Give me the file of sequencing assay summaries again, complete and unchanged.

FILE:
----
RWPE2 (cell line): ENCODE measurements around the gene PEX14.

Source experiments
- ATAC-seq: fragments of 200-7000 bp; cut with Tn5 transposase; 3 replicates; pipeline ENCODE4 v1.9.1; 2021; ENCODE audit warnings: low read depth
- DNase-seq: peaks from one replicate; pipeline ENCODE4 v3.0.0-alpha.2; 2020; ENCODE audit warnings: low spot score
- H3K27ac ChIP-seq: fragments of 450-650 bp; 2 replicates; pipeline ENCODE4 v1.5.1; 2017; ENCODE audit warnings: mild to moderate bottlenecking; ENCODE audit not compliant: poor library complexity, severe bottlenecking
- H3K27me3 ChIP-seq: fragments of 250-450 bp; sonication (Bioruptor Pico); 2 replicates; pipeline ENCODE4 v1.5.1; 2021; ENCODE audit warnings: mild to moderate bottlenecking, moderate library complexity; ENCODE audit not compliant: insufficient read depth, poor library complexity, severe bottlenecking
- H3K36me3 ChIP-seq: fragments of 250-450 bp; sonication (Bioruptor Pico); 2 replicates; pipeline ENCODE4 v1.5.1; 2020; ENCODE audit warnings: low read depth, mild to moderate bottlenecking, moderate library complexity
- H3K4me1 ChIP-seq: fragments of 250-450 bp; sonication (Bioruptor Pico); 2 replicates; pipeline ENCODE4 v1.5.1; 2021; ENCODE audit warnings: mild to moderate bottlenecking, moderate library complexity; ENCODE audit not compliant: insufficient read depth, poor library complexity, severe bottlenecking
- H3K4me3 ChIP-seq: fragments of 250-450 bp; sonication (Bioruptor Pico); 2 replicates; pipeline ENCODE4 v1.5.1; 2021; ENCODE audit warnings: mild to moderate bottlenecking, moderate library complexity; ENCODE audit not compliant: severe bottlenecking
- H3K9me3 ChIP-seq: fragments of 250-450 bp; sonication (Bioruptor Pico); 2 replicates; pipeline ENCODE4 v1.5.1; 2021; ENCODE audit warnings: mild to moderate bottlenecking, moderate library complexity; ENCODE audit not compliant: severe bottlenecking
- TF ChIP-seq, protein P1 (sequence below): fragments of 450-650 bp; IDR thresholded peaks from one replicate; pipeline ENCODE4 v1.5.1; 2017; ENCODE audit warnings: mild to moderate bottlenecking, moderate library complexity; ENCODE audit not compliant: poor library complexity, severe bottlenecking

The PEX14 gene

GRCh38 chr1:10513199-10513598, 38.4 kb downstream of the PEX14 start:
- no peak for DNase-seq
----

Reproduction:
RWPE2 (cell line): ENCODE measurements around the gene PEX14.

Source experiments
- ATAC-seq: fragments of 200-7000 bp; cut with Tn5 transposase; 3 replicates; pipeline ENCODE4 v1.9.1; 2021; ENCODE audit warnings: low read depth
- DNase-seq: peaks from one replicate; pipeline ENCODE4 v3.0.0-alpha.2; 2020; ENCODE audit warnings: low spot score
- H3K27ac ChIP-seq: fragments of 450-650 bp; 2 replicates; pipeline ENCODE4 v1.5.1; 2017; ENCODE audit warnings: mild to moderate bottlenecking; ENCODE audit not compliant: poor library complexity, severe bottlenecking
- H3K27me3 ChIP-seq: fragments of 250-450 bp; sonication (Bioruptor Pico); 2 replicates; pipeline ENCODE4 v1.5.1; 2021; ENCODE audit warnings: mild to moderate bottlenecking, moderate library complexity; ENCODE audit not compliant: insufficient read depth, poor library complexity, severe bottlenecking
- H3K36me3 ChIP-seq: fragments of 250-450 bp; sonication (Bioruptor Pico); 2 replicates; pipeline ENCODE4 v1.5.1; 2020; ENCODE audit warnings: low read depth, mild to moderate bottlenecking, moderate library complexity
- H3K4me1 ChIP-seq: fragments of 250-450 bp; sonication (Bioruptor Pico); 2 replicates; pipeline ENCODE4 v1.5.1; 2021; ENCODE audit warnings: mild to moderate bottlenecking, moderate library complexity; ENCODE audit not compliant: insufficient read depth, poor library complexity, severe bottlenecking
- H3K4me3 ChIP-seq: fragments of 250-450 bp; sonication (Bioruptor Pico); 2 replicates; pipeline ENCODE4 v1.5.1; 2021; ENCODE audit warnings: mild to moderate bottlenecking, moderate library complexity; ENCODE audit not compliant: severe bottlenecking
- H3K9me3 ChIP-seq: fragments of 250-450 bp; sonication (Bioruptor Pico); 2 replicates; pipeline ENCODE4 v1.5.1; 2021; ENCODE audit warnings: mild to moderate bottlenecking, moderate library complexity; ENCODE audit not compliant: severe bottlenecking
- TF ChIP-seq, protein P1 (sequence below): fragments of 450-650 bp; IDR thresholded peaks from one replicate; pipeline ENCODE4 v1.5.1; 2017; ENCODE audit warnings: mild to moderate bottlenecking, moderate library complexity; ENCODE audit not compliant: poor library complexity, severe bottlenecking

The PEX14 gene

GRCh38 chr1:10513199-10513598, 38.4 kb downstream of the PEX14 start:
- no peak for DNase-seq